Menu

The Conversions On The First Pentecost Following the Resurrection of Jesus

The second chapter of the book of The Acts of Apostles in the New Testament includes a number of firsts. It includes the first recorded sermon, which was delivered by Peter. It was the first listed teaching effort following Jesus’ death. It was an impressive response for a first effort where some three thousand men were converted in a single day.

That number seems really large to me, but there may have been half a million (or more) religious men around the temple mound that day as it was one of the four holy days of the Hebrew calendar. But, 3,000 was not an insignificant number (no women are mentioned among the converts that day because women were not allowed into the Temple area during the feast). So this is a first — these are the first people to be converted to the cause of Christ after his death and resurrection, and there was a good response.

It was the occasion of the first recorded baptism of the Holy Spirit, which was the first of only two such events. And it is quite clear that the twelve apostles were the only recipients of that.

This is much to the consternation of those that hold false notions and who are led away with fantasies. Who would so much like to have the miraculous indwelling and gifts of the Holy Spirit to be given out willy-nilly to just about anybody (which has never happened). To this day they have dreams of the Spirit of God wandering about overtaking people in closets or in the night, knocking them over in miraculous healings, and granting what passes for speaking in tongues (something unheard of in the New Testament — which I call goose gabble). These would have it that the Spirit of God never completed his work here, but is still hanging around and working the crowds through emotional displays and in other very secret and mystical emanations. Yet we on this website have offered irrefutable proof from the word of God (more than once) that such things did not and have not happened, and that they are not happening now.

The time of Holy Spirit’s work ended when the apostles left this earth. Like it or not, according to the scriptures, the Comforter’s dwelling place is right now that very same place where both God Almighty and his Christ abide, their collective work in supplying “all things that pertain to life and godliness” having been accomplished long ago. We should read the scriptures to avoid being misled.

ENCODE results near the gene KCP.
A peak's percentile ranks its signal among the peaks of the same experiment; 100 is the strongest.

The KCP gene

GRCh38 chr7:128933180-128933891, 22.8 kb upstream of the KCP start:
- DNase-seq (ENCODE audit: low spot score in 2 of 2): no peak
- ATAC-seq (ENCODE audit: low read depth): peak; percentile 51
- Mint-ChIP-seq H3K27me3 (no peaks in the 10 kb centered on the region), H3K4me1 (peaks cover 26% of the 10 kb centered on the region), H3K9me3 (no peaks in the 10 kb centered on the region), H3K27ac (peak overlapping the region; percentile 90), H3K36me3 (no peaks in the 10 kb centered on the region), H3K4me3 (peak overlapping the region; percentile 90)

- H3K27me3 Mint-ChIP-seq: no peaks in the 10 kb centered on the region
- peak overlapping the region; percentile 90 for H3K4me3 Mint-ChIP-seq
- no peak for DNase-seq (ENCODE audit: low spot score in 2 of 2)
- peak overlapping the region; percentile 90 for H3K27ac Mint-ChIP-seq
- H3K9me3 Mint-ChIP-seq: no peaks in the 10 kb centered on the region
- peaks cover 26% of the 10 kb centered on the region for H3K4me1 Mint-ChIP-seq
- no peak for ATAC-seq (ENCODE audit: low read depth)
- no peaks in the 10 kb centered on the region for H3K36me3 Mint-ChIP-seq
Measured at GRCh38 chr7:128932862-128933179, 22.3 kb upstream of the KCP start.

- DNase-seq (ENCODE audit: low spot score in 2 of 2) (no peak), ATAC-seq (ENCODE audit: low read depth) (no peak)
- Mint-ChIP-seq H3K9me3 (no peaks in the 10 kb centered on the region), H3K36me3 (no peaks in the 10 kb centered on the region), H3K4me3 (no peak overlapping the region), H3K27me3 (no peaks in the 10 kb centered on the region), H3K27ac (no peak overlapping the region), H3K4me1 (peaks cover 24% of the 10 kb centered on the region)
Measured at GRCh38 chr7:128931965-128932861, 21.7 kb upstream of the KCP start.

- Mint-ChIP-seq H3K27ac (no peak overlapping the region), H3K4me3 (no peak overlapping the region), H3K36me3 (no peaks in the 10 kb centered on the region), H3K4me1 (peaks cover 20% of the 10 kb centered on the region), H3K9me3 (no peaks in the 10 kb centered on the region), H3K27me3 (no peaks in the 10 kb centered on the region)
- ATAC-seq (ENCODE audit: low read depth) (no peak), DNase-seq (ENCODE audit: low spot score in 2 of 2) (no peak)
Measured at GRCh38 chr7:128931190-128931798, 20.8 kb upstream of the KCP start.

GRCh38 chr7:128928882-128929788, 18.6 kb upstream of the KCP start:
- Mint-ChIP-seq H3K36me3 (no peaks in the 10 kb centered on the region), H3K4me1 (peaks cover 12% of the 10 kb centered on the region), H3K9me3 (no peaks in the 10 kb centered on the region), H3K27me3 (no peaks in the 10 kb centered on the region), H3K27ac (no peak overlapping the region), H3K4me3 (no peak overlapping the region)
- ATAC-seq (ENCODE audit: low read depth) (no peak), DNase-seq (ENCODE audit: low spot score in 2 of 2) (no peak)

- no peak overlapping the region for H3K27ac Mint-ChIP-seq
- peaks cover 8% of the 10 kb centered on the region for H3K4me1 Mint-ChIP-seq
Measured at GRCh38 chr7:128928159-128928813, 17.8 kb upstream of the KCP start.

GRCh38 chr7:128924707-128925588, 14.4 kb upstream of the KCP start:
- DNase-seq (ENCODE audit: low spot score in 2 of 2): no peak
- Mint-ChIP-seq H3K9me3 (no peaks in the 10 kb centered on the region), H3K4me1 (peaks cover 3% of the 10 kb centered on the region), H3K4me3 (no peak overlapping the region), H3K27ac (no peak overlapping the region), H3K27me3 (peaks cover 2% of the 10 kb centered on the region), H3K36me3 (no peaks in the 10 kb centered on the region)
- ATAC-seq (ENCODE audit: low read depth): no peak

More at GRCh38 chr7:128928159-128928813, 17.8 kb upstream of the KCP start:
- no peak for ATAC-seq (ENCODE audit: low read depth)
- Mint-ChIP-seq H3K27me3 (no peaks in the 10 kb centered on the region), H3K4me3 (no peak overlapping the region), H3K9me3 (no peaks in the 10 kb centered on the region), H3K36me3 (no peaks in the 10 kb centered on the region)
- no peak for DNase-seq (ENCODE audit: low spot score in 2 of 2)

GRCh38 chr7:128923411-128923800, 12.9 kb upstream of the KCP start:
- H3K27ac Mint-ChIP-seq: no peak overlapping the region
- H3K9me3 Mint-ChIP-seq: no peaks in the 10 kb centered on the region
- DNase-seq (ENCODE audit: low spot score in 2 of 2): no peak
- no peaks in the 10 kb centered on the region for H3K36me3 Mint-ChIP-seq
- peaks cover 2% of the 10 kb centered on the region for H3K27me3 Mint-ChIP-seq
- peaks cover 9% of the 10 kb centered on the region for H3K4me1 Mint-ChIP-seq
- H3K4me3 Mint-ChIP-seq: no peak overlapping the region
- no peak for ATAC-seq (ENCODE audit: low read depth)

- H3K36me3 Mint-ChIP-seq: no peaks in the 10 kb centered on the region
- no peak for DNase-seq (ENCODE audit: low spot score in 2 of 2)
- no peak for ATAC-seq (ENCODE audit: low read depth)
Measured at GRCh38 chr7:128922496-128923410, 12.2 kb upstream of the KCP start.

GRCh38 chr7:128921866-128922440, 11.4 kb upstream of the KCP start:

But, with that aside, if you are serious and you want to know what effect the gospel plan of salvation had on a large crowd of similarly minded devout people, and you wish to know what you need to do to be counted in the same crowd, this first recorded set of conversions is worth your continued study.

I won’t print the full text here as it would take up a lot of bits and bytes and you really should read it on your own before proceeding. The same rules apply that we always publish: read the text at least twice, underline, highlight words, and write down main or interesting points, and eventually write a synopsis in your own words, identifying all the important items you note.

And if you were to continue to read and study the entire book of Acts in the next few days, you would come upon all nine of the detailed conversions, that I will mention and comment upon, and you would be both educated with what you need to do to save yourself, your family and friends, and you also would know the things we are going to discuss both here and in the essays to follow.

But to continue: if you have concluded your reading, here are some of the things that I have noted about this passage in my studies.

It is the twelve apostles who are introduced as the chosen vessels to carry the word of God to the “uttermost part of the earth” (as had been prophesied by the Christ, and as Jesus specified in the first chapter of this book). It was their position, their duty and their honor. To accomplish this they were endowed with and aided by the Spirit of God. The baptism of the Spirit they were part of was in greater measure than they had been previously given, and in greater measure than anyone else would ever be given with Christ now in heaven. It was greater than what was later granted to any of the others to whom they would transfer the miraculous gifts of the Spirit in the then near future. There had never before been anything like it. This is just as Jesus had stated that it should be (John chapters 14 through 16). And with this baptism of the Spirit on these twelve men began the working of the Spirit of God to fulfill his part in the giving of the gospel plan of salvation.